In the past 12 hours, there has been a crushing amount of speculation and reactions circulating across social media platforms related to President Donald Trump’s positive coronavirus test. This is a historic moment with emotions running high and it’s important to take a step back, take a breath and chill for a minute before sharing anything you see on social media.
Below you’ll find some tips from The Poynter Institute’s MediaWise team, a nonprofit, nonpartisan digital media literacy initiative for Americans of all ages. You can find more tips and video versions of these tips on Twitter and Instagram.
No. 1: How to consume breaking news
Remember that this is a developing, breaking news story and just like with any other story unfolding in real time on social media, it’s important to wait to reshare information until you see it confirmed by multiple sources — at least 3-4 reliable sources or outlets in this case. The more sources you read, the better you’ll understand the facts and the full scope of the story. Social media’s short-form format is terrible for getting full context on any given story and this one is no exception.
It’s also good practice to seek out primary sources including updates from the official White House and related official accounts or former Vice President Joe Biden and his related verified official accounts. The little blue checkmark next to account names indicates that the account holder has been verified by the platform, that they are who they say they are.
But it’s also important to compare that information with what several reliable news outlets are reporting. Read stories from outlets across the political spectrum if you can to gain an even deeper perspective.
No. 2: Stay focused on confirmed information
There is a growing mountain of conjecture conversation and stories about “what ifs” — don’t engage with them. Instead, focus on the information available and confirmed by multiple, reliable outlets now and updates rooted in facts as they become available. Doomscrolling through nightmare scenarios will not be beneficial to you or the people who read the content you share.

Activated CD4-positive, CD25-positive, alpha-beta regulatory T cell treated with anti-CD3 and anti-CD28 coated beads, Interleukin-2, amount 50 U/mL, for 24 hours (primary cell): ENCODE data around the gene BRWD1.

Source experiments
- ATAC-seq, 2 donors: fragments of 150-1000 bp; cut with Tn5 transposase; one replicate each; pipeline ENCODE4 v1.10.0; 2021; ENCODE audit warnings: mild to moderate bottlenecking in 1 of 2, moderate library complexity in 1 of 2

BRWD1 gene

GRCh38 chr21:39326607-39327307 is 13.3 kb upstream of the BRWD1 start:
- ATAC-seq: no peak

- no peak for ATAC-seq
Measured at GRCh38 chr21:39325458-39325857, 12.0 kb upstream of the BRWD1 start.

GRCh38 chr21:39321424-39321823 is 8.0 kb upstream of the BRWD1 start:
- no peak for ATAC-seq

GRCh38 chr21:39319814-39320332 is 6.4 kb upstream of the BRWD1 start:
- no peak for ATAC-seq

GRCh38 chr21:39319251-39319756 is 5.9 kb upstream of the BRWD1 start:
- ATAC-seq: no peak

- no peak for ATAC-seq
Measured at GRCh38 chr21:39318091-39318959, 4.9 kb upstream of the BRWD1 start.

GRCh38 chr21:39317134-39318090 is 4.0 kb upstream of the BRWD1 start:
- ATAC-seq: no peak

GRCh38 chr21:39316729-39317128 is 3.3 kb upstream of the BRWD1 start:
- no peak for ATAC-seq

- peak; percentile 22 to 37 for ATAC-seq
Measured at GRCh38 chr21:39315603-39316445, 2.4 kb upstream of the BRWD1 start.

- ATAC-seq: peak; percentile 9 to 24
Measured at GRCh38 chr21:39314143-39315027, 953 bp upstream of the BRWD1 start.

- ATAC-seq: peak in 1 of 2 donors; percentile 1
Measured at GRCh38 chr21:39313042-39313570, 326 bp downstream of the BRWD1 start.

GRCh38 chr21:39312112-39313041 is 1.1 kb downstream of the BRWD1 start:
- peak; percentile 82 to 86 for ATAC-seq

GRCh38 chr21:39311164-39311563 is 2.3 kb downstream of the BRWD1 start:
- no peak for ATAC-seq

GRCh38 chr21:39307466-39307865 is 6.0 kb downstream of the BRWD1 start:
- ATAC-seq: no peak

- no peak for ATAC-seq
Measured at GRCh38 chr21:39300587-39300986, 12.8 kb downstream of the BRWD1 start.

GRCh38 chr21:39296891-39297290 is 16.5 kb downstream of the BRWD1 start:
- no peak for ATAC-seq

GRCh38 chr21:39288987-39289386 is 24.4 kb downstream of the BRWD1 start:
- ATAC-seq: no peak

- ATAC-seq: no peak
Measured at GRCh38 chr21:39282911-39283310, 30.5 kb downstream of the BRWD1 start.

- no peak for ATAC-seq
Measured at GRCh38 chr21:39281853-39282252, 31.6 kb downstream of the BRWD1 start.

Frankly, today is not a bad day to take a break from social media. Read a few full news stories tomorrow, top to bottom, not just the headlines to get the latest news.
No. 3: Check your emotions
If you can’t stay away and dive into your social feeds today — be aware of your emotional reactions as you scroll. If a post triggers a strong emotional reaction, that’s a sign of potential misinformation. This is a heated story, but stop and think about what you read before sharing. Is it based on facts? How do you know? #ThinkBeforeYouShare (more on this later).
No. 4: Watch out for imposter accounts
With so much emotion tied up in this news about President Trump and the future of the nation, and our democracy already pretty fragile as it is, the timelines of American social media users are primed for an attack by foreign bad actors.
Be on the lookout for imposter accounts from abroad — those are fake social media accounts created to look like they are actually American citizens. Key indicators: a low follower count, recently created accounts, posting constant divisive language, sometimes repeating the same language you’ll see being posted by other accounts and using an exorbitant number of hashtags to try to glom onto any trending topic.
Disinformation campaigns from abroad are searching for moments like this and ready to fan the flames on a volatile situation by posting incendiary commentary meant to upset you and rile you up and add to the chaos — so be on high alert.
No. 5: Watch out for conspiracy theories
Be aware of conspiracy theories and conspiracy-like content. Conspiracy theorists go hog wild with stories like this — the theories can sound wild and nutty but are also dangerous with more and more people falling for these falsehoods. Don’t let speculation that isn’t rooted in fact influence your decisions, especially when it comes to voting in the upcoming election.
How can you sniff out conspiracy theories and fact-check other types of potential misinformation you’re seeing online?
We recommend making an effort to answer these three questions from Stanford History Education Group, which were developed after studying how professional fact-checkers do their jobs:
- Who is behind the information?
- What is the evidence?
- What are other sources saying?
This is sort of like a boiled down, “who, what, where, when, why, how,” Journalism 101 lesson boiled down into three questions. If you take a few minutes to look at the account profile of whoever posted something that made you upset or you are a bit suspicious of, that’s a great first step and can have a very positive impact on the information ecosystem.
Every social post you choose to engage with has the potential to go viral. Chris Wetherell, the developer who created the retweet button on Twitter, once told BuzzFeed News that it was like handing “a 4-year-old a loaded weapon.”
We all need to make an effort to keep the peace right now online. That includes fact-checking information before you share it. You have the power to stop misinformation from going viral — it’s in your hands.
For more tips on handling coronavirus misinformation, watch this PSA from the MediaWise team.
Abby Vervaeke is an intern at MediaWise and the managing editor of The Simmons Voice, the only student-run newspaper at Simmons University. Find her on Twitter at @abbyjvervaeke.